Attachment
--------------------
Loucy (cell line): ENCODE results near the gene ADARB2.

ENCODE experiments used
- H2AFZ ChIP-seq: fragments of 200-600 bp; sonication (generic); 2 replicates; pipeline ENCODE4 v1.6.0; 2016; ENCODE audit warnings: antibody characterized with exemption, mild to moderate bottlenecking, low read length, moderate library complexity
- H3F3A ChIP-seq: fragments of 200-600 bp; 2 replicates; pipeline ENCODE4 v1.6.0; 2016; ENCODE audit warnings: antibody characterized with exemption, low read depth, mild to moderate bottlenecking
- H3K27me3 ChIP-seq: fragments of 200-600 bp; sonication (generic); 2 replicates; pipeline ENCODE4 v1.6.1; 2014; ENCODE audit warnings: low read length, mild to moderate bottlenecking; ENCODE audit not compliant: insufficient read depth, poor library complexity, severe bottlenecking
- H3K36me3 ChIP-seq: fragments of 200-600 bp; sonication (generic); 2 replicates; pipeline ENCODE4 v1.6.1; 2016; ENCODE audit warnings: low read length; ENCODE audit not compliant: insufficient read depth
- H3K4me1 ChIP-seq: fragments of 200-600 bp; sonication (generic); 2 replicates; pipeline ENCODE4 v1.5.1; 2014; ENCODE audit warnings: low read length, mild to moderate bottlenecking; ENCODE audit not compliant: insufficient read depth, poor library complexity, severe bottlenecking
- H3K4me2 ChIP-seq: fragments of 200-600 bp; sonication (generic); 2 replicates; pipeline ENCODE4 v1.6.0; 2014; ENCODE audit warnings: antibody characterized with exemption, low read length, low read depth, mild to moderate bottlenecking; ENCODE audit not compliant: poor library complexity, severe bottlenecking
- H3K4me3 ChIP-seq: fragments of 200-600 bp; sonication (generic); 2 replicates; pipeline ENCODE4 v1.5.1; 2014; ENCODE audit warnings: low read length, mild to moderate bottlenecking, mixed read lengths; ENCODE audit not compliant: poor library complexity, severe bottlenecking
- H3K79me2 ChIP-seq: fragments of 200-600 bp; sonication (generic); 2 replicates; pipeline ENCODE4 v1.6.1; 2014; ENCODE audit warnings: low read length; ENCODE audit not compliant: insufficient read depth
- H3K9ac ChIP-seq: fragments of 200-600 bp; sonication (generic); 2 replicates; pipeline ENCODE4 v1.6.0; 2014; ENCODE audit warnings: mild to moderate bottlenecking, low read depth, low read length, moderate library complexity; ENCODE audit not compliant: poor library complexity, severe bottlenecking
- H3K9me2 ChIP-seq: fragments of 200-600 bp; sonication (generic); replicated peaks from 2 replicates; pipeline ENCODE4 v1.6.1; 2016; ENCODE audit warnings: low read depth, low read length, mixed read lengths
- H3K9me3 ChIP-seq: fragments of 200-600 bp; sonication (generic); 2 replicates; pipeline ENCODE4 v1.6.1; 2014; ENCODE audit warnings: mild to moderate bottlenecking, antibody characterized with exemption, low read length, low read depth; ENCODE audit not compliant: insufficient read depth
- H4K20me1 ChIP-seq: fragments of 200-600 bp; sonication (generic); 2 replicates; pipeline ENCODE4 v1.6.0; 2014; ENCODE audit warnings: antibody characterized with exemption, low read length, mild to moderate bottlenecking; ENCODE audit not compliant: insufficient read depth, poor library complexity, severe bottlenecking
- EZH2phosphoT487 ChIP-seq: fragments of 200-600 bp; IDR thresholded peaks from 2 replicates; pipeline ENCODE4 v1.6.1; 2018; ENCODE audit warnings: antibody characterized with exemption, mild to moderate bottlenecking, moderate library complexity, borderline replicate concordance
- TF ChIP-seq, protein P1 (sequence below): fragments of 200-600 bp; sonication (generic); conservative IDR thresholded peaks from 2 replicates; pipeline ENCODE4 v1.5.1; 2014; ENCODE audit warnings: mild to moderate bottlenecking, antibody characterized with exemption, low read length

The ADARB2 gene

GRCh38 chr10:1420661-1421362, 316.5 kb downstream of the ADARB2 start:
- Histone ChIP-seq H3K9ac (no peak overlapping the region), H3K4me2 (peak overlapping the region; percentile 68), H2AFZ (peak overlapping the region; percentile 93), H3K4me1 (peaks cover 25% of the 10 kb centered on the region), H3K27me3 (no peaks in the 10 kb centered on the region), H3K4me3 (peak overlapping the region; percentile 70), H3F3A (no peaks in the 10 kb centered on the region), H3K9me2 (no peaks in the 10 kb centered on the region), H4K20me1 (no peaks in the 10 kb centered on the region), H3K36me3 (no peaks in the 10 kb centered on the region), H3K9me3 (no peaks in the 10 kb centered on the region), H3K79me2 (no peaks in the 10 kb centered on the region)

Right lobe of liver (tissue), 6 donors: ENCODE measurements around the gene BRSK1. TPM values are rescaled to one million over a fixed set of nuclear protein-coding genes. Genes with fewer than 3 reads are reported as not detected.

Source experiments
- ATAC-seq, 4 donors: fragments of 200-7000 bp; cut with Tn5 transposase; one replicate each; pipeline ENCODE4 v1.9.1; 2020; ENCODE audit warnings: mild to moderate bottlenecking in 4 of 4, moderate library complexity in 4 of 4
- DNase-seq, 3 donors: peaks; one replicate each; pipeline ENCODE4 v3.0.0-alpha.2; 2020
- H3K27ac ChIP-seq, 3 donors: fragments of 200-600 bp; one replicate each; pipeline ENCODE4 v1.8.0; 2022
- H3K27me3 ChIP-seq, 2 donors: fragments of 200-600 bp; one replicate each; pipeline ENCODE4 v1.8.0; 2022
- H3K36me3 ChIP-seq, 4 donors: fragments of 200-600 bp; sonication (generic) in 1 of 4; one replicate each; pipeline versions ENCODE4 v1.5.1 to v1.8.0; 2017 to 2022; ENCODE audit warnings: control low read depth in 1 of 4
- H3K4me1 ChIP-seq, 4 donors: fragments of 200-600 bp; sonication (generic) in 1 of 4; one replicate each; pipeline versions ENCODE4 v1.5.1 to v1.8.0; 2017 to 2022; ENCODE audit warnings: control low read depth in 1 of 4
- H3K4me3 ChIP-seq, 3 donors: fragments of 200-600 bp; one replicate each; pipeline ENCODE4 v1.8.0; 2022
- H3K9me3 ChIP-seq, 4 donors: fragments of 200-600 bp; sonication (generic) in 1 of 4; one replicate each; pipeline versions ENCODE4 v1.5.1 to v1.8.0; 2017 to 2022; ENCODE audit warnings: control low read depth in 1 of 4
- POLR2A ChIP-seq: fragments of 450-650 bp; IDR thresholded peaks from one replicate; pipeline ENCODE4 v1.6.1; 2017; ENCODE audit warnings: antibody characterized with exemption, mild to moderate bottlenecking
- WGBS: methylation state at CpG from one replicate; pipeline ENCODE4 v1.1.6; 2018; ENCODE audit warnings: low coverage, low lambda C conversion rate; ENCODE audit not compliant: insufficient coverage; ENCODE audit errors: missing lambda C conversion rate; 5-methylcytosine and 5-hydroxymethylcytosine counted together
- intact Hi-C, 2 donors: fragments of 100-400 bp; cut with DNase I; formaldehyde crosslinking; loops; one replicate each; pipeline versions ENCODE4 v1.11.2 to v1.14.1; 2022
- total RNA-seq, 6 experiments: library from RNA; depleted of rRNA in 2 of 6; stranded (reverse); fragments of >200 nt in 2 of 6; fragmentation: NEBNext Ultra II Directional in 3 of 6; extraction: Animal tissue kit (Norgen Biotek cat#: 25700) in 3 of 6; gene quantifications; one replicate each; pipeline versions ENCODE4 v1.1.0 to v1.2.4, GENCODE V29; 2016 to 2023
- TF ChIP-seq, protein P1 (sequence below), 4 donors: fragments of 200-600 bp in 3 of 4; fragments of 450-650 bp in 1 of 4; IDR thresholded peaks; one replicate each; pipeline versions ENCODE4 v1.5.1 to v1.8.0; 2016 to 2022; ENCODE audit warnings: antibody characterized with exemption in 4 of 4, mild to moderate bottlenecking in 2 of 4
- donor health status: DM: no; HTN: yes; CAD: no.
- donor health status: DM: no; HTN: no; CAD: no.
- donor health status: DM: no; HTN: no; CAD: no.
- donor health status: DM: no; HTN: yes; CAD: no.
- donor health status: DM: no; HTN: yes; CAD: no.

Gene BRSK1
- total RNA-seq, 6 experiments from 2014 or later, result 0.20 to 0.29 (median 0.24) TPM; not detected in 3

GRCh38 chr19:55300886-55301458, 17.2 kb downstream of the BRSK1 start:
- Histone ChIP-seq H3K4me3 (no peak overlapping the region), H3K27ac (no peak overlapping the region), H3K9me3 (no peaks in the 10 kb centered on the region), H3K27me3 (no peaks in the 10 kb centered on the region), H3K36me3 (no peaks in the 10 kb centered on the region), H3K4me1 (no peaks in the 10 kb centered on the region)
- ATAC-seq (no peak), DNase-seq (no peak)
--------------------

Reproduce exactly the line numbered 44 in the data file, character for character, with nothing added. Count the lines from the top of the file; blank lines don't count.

- ATAC-seq (no peak), DNase-seq (no peak)